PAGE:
In Come on Come Back and Belfast Confetti both poets present similar ideas about feelings of confusion in conflict.
Both Come on Come Back and Belfast Confetti use imagery to represent ideas about confusion. In come on come back, the author uses an image of darkness to communicate the idea of confusion. The author describes the ‘water on either side of the moony track’ that is ‘black as her mind’. The word ‘black’ suggests emptiness and the unknown. The use of a simile draws comparisons between the darkness of her mind and the waters. The waters are described like this to create a sense of mystery that reinforces the feeling of confusion the woman is currently experiencing. In Belfast Confetti, the poet also uses imagery to communicate ideas about confusion. For example, a ‘fusillade of question-marks’ is used to describe the burst of the explosion. Metaphorically, the the poet exchanges the shrapnel of the bomb with question marks to show the poet’s growing number of questions about conflict. As this is the final line of the poem, it communicates that there are several questions about conflict, but no answers. The word ‘fusillade’ shows the sheer volume of questions which shows the extent and relentlessness of the poet’s state of confusion. Therefore, both poems use imagery to present confusion.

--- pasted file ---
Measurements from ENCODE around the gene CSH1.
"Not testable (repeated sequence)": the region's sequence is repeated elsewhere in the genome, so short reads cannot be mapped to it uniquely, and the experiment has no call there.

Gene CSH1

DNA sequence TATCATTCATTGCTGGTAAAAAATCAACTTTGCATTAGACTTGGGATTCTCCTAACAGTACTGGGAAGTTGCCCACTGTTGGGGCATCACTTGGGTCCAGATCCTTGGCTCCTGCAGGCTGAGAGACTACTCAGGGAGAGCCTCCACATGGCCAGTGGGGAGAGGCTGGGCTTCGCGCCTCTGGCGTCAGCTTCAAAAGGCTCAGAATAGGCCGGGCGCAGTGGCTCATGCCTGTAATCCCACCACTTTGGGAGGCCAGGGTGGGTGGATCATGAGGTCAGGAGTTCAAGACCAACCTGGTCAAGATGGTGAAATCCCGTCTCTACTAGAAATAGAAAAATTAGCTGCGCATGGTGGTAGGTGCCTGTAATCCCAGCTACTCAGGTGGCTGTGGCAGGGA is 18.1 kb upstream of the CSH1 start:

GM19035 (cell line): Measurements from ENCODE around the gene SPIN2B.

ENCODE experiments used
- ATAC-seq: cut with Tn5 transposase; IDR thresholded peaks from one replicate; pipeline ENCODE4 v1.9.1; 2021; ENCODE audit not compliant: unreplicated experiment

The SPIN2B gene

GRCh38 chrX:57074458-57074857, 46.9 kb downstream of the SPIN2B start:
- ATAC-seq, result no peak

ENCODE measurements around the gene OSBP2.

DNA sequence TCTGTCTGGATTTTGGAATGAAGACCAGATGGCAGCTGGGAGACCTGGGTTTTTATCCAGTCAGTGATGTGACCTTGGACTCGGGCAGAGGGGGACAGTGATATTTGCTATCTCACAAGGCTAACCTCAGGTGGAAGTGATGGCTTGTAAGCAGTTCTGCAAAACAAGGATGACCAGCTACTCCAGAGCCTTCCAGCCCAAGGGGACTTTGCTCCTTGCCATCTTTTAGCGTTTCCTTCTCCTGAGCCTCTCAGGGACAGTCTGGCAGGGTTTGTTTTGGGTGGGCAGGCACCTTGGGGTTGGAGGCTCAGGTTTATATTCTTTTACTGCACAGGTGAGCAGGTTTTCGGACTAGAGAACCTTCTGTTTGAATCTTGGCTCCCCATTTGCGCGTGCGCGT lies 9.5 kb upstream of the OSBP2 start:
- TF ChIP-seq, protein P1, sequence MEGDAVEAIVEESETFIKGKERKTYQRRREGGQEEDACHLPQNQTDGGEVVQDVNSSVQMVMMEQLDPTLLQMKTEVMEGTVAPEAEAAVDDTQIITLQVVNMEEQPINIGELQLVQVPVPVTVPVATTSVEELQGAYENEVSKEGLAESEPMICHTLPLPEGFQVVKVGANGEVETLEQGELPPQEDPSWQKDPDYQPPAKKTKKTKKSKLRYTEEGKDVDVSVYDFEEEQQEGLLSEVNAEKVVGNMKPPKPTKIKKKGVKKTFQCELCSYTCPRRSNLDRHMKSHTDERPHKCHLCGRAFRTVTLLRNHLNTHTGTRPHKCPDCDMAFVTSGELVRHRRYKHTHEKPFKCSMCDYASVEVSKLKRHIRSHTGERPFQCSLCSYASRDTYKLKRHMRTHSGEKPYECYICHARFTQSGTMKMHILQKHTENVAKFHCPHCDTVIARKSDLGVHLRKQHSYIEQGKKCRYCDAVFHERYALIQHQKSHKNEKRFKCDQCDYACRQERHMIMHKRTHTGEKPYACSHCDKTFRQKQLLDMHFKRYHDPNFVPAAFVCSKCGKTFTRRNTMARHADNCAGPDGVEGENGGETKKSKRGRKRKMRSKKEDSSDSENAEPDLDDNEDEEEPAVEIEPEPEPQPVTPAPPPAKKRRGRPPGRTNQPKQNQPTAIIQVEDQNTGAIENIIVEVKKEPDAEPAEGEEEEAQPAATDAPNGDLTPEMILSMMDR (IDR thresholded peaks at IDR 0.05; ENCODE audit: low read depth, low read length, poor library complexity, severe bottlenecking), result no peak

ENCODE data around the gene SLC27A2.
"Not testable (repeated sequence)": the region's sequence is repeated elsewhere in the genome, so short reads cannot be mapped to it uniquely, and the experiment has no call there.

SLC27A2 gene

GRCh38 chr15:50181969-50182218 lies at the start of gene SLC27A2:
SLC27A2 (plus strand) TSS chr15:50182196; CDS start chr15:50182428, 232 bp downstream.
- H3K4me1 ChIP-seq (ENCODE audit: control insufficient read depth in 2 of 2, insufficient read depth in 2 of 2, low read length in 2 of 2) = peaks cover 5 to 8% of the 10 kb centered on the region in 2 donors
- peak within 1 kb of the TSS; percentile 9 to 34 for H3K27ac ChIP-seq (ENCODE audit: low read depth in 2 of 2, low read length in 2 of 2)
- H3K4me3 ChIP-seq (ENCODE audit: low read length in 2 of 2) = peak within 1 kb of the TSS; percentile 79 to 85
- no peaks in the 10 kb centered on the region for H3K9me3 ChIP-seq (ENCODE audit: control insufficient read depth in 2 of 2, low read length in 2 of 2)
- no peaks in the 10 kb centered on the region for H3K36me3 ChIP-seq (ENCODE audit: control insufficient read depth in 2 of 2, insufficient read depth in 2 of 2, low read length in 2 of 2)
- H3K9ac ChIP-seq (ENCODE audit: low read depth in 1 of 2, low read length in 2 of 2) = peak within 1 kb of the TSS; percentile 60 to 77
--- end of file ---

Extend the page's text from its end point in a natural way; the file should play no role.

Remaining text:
Both Come on Come Back and Belfast Confetti use…
In conclusion, both authors use a number of similar language features and devices to present the effects war can have on the state of mind of people in conflict zones and the feelings of confusion they hold.